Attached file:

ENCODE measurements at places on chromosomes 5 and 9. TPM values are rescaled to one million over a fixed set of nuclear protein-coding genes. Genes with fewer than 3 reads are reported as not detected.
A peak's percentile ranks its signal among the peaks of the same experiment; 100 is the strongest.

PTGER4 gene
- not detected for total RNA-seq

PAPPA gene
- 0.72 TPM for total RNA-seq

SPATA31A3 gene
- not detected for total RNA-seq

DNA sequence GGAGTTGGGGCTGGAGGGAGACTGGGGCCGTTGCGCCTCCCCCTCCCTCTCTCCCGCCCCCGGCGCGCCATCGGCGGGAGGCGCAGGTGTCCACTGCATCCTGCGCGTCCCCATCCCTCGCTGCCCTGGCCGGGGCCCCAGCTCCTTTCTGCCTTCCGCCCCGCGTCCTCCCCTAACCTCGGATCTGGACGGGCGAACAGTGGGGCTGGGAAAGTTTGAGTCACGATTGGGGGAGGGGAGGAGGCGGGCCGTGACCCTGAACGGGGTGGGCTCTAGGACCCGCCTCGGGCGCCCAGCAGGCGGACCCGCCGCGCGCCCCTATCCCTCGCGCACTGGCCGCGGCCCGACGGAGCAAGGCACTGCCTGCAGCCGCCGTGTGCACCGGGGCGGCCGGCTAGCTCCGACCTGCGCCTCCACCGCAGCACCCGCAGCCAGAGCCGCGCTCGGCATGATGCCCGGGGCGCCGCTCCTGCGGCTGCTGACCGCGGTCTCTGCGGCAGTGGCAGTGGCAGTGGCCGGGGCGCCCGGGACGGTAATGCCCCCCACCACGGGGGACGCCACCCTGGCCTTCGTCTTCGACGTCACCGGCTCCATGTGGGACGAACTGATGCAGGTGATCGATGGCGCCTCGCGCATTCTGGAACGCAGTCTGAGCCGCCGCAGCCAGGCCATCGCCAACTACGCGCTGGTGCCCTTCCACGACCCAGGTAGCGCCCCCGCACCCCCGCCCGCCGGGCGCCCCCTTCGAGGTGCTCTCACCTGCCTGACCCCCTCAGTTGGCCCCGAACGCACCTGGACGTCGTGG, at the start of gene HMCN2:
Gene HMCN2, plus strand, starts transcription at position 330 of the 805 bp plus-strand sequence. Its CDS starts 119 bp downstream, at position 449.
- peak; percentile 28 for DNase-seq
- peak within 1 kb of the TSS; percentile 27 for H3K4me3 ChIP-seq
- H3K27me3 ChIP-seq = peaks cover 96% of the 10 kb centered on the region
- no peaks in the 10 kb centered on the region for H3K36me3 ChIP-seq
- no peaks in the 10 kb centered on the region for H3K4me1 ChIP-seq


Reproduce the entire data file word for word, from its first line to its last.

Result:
ENCODE measurements at places on chromosomes 5 and 9. TPM values are rescaled to one million over a fixed set of nuclear protein-coding genes. Genes with fewer than 3 reads are reported as not detected.
A peak's percentile ranks its signal among the peaks of the same experiment; 100 is the strongest.

PTGER4 gene
- not detected for total RNA-seq

PAPPA gene
- 0.72 TPM for total RNA-seq

SPATA31A3 gene
- not detected for total RNA-seq

DNA sequence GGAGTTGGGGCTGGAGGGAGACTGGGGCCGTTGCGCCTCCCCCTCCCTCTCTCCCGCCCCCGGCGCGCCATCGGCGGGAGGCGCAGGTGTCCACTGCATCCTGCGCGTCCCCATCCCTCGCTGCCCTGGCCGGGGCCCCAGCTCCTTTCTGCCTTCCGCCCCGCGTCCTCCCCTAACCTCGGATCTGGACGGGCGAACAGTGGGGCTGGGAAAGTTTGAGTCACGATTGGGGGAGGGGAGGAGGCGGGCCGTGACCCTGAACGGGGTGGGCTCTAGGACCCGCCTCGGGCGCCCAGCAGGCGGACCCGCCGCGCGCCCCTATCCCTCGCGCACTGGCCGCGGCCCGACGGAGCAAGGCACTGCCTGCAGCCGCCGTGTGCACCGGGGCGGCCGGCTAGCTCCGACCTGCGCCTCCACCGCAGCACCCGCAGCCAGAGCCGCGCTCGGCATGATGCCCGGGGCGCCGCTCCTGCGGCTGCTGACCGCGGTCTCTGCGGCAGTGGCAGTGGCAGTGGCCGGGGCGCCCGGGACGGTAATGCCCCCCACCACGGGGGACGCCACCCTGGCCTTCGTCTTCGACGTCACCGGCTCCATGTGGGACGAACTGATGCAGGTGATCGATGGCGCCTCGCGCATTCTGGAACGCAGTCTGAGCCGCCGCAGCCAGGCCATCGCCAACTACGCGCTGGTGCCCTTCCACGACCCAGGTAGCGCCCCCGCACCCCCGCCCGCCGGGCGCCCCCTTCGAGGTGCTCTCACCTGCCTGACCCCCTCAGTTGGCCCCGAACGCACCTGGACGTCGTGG, at the start of gene HMCN2:
Gene HMCN2, plus strand, starts transcription at position 330 of the 805 bp plus-strand sequence. Its CDS starts 119 bp downstream, at position 449.
- peak; percentile 28 for DNase-seq
- peak within 1 kb of the TSS; percentile 27 for H3K4me3 ChIP-seq
- H3K27me3 ChIP-seq = peaks cover 96% of the 10 kb centered on the region
- no peaks in the 10 kb centered on the region for H3K36me3 ChIP-seq
- no peaks in the 10 kb centered on the region for H3K4me1 ChIP-seq